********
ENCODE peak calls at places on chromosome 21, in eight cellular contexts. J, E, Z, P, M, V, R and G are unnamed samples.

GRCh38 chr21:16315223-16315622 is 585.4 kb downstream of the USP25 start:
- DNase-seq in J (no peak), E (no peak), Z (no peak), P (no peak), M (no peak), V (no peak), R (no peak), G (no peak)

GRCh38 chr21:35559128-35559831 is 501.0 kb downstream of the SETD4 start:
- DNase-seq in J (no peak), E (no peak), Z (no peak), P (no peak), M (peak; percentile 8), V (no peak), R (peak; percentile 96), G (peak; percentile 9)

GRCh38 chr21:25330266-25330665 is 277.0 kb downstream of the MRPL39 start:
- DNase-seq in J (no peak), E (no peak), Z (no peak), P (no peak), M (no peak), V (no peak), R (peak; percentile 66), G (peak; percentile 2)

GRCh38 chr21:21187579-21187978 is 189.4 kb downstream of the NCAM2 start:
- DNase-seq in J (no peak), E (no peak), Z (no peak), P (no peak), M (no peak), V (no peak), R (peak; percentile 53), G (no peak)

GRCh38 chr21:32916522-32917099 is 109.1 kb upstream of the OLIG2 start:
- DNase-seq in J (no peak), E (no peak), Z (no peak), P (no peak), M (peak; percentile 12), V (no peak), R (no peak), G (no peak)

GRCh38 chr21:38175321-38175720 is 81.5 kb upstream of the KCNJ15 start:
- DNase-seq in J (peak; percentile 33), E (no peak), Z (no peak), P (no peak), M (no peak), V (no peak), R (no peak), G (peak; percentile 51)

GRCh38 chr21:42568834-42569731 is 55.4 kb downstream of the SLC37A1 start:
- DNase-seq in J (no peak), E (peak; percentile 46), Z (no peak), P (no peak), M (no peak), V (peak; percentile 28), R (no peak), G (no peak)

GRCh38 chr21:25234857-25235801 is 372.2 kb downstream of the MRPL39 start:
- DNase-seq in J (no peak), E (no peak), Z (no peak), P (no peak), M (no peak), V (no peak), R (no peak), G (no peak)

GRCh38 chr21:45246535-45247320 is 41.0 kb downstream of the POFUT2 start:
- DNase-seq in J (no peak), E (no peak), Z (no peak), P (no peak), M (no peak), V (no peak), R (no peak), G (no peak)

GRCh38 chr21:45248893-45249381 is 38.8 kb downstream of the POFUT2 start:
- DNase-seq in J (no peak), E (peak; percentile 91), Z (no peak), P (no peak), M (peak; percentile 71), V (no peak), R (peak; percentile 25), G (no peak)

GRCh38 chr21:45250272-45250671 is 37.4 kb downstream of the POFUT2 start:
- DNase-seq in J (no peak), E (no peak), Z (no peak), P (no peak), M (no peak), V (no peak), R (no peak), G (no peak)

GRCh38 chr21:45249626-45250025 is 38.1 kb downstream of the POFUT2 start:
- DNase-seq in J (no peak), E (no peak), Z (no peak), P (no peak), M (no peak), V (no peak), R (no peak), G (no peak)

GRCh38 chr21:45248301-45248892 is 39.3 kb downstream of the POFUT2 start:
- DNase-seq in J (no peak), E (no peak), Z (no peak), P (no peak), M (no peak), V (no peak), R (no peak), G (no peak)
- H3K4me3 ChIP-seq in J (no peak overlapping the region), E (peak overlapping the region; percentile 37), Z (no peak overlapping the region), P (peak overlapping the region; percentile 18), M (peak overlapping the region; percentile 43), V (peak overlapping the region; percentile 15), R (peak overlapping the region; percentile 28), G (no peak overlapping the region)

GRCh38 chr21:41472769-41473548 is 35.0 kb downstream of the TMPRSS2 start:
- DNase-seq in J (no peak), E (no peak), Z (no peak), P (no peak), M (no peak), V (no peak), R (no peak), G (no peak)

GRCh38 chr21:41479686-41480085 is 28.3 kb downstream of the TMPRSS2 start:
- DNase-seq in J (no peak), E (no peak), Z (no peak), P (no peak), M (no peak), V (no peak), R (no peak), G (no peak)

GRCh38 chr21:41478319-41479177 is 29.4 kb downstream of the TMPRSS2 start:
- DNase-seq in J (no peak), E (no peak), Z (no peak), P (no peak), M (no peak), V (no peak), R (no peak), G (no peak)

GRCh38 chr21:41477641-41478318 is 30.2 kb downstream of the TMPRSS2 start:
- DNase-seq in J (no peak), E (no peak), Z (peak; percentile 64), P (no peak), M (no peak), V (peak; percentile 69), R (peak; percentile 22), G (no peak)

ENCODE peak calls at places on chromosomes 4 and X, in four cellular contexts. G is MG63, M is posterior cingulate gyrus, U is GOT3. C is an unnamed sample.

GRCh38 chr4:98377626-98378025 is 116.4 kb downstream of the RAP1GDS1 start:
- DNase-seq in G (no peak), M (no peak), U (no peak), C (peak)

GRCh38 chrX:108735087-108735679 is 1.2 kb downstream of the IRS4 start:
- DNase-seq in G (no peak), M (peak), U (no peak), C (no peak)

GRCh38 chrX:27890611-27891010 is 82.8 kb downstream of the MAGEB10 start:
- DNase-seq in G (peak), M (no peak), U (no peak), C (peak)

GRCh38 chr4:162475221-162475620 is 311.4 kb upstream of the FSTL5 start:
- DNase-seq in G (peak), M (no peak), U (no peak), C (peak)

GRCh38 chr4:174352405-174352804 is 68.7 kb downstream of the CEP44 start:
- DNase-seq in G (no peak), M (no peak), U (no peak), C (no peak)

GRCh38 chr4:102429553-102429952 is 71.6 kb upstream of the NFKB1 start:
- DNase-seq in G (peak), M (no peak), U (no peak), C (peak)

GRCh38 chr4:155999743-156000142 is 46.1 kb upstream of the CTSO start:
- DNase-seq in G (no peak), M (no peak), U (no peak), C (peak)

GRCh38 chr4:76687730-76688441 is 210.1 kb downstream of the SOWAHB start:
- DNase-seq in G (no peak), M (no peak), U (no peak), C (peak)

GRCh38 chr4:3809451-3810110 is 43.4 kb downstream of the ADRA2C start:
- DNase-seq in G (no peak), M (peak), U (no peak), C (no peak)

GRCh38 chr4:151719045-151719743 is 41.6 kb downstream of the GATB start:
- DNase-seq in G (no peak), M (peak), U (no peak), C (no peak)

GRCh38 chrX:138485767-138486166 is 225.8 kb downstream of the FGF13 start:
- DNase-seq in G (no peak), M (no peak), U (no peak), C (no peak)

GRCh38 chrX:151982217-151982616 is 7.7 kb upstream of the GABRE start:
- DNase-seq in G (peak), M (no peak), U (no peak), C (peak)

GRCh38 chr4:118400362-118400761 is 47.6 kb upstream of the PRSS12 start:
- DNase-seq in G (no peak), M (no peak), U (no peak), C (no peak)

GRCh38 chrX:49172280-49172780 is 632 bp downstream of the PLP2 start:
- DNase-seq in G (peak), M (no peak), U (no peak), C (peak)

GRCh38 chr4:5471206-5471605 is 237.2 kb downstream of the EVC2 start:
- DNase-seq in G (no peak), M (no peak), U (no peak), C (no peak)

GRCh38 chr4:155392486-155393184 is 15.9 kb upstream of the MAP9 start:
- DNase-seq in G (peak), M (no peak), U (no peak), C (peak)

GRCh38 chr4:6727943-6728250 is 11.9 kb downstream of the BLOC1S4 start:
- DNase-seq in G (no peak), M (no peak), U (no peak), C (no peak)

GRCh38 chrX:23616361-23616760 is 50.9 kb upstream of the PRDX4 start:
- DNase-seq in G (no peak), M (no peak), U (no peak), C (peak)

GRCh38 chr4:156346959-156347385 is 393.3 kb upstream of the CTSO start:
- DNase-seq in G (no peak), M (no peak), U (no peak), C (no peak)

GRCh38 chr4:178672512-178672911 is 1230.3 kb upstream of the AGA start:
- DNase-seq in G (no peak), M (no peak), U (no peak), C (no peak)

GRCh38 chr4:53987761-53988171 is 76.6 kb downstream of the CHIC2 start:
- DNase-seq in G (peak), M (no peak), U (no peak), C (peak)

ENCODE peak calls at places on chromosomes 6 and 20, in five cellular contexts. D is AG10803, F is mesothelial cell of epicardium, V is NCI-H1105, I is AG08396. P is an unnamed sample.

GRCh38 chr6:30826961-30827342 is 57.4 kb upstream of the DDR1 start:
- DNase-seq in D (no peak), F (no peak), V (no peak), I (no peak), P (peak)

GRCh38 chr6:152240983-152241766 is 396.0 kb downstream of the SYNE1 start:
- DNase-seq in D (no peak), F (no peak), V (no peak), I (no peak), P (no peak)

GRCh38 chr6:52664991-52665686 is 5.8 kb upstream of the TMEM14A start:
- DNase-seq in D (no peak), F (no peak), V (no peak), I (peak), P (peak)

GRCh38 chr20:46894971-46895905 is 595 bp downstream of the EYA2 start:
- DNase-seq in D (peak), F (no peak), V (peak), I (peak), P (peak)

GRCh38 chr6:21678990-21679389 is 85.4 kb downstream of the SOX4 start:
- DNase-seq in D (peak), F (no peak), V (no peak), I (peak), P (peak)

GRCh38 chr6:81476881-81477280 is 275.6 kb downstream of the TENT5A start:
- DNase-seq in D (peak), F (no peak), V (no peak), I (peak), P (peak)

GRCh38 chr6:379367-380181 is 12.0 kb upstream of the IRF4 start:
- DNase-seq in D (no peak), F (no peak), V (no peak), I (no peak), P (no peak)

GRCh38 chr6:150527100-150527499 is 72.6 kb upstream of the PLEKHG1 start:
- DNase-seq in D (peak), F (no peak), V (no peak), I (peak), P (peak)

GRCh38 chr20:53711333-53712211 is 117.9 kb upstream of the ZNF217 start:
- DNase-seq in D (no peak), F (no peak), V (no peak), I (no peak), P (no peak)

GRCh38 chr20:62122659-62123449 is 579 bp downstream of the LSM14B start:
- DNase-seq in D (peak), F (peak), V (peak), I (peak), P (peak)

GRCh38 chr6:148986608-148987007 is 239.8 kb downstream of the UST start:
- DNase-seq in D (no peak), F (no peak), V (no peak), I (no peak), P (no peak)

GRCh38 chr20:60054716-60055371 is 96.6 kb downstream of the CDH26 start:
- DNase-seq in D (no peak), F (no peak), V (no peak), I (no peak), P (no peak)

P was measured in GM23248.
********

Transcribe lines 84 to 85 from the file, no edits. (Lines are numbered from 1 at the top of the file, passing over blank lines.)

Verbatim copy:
- DNase-seq in D (no peak), F (no peak), V (no peak), I (no peak), P (no peak)

GRCh38 chr6:52664991-52665686 is 5.8 kb upstream of the TMEM14A start: